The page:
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Which Is More Important in Predicting the Outcome of Extracorporeal Shockwave Lithotripsy of Solitary Renal Stones: Stone Location or Stone Burden      7/21/2013

Mostafa M. Khalil. Journal of Endourology. May 2012, 26(5): 535-539.

The study included 438 patients with a solitary renal stone who underwent SWL as a primary treatment for their stones. All were evaluated by plain radiography of the kidneys, ureters, and bladder (KUB), ultrasonography, intravenous urography, or noncontrast enhanced CT before SWL and followed up for 3 months after treatment by KUB radiography and/or ultrasongraphy. Patients were classified into four groups according to stone location (renal pelvis, lower, middle, and upper calix) and three groups according to stone burden (≤1 cm2, 1.1–2 cm2, and >2 cm2). Treatment outcome was considered successful if no residual fragments (stone free) or clinically insignificant nonobstructing residuals less than 4 mm remained after 3 months of follow-up.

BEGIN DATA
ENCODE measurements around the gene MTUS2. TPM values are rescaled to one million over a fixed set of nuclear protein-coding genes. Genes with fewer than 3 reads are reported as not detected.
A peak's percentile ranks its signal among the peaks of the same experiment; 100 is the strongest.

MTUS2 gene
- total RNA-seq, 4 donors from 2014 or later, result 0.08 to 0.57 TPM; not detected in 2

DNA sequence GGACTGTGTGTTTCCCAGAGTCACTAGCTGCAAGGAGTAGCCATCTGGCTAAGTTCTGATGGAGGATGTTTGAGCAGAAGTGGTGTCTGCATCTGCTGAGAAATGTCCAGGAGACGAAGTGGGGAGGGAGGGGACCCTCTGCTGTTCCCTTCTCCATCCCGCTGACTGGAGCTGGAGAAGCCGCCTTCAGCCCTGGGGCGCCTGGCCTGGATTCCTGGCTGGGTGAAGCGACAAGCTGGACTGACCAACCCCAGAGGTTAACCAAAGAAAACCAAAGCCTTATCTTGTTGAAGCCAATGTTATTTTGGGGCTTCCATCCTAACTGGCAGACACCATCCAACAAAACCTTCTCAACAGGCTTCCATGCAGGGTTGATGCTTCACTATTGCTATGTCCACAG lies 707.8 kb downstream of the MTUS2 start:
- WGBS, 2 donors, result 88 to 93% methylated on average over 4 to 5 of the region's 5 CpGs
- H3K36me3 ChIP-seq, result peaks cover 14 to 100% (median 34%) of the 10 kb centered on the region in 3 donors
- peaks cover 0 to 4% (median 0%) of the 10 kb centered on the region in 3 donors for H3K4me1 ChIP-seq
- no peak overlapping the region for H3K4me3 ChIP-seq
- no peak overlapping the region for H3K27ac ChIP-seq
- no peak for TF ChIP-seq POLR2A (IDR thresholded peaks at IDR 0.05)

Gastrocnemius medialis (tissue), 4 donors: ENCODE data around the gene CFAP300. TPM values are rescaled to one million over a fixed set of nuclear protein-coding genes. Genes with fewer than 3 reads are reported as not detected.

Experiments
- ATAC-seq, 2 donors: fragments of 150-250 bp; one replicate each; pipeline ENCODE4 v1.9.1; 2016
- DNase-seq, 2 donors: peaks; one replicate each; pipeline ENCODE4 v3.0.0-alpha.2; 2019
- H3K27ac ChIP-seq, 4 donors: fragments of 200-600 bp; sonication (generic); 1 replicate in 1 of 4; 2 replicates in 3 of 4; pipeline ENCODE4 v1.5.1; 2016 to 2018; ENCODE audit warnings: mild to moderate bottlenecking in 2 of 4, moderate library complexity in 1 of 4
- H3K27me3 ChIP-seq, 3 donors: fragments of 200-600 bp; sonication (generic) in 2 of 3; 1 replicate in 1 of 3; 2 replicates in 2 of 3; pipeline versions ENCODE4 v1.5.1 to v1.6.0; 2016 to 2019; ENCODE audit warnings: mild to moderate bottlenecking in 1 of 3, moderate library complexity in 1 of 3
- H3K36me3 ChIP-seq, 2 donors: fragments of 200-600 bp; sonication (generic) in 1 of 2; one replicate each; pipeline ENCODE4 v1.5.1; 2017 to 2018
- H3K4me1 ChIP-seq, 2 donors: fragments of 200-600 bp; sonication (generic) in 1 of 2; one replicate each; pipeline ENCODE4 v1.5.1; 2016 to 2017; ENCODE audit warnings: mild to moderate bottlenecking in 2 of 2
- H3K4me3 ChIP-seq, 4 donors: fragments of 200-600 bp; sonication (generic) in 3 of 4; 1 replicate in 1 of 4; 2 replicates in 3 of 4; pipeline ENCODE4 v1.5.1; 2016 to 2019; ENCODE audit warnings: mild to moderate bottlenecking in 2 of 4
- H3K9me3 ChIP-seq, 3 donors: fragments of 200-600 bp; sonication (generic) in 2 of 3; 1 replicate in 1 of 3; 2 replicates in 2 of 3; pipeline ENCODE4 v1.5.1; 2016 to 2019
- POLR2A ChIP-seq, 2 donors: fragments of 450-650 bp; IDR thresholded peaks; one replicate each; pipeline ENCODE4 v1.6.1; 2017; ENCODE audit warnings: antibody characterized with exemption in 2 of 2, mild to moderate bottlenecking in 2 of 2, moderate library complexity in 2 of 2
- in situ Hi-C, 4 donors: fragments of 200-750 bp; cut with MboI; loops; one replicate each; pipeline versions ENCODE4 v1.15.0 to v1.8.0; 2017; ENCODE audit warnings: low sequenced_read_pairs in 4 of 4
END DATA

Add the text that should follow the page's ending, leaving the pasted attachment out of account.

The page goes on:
Results: The mean age of the patients was 45.1±12.5 years. The mean stone burden, number of sessions, and shockwaves for the whole study were 1.3±0.49 cm2, 2.1±0.7 sessions, and 5616.6±2017.4 shockwaves, respectively. The stone-free rate of the study was 65.1%. The stone-free rates of the stones in the renal pelvis, lower, middle, and upper calices were 72.4%, 56%, 55.6%, and 69%, respectively. The stone-free rate of the stones ≤1 cm2, 1.1 to 2 cm2, and >2 cm2 was 50.2%, 39.6%, and 10.2%, respectively (P<0.05).
Conclusion: Stone burden rather than stone location is considered as a predicting factor for the outcome of SWL in a solitary renal stone, especially in the renal pelvis and lower calix.
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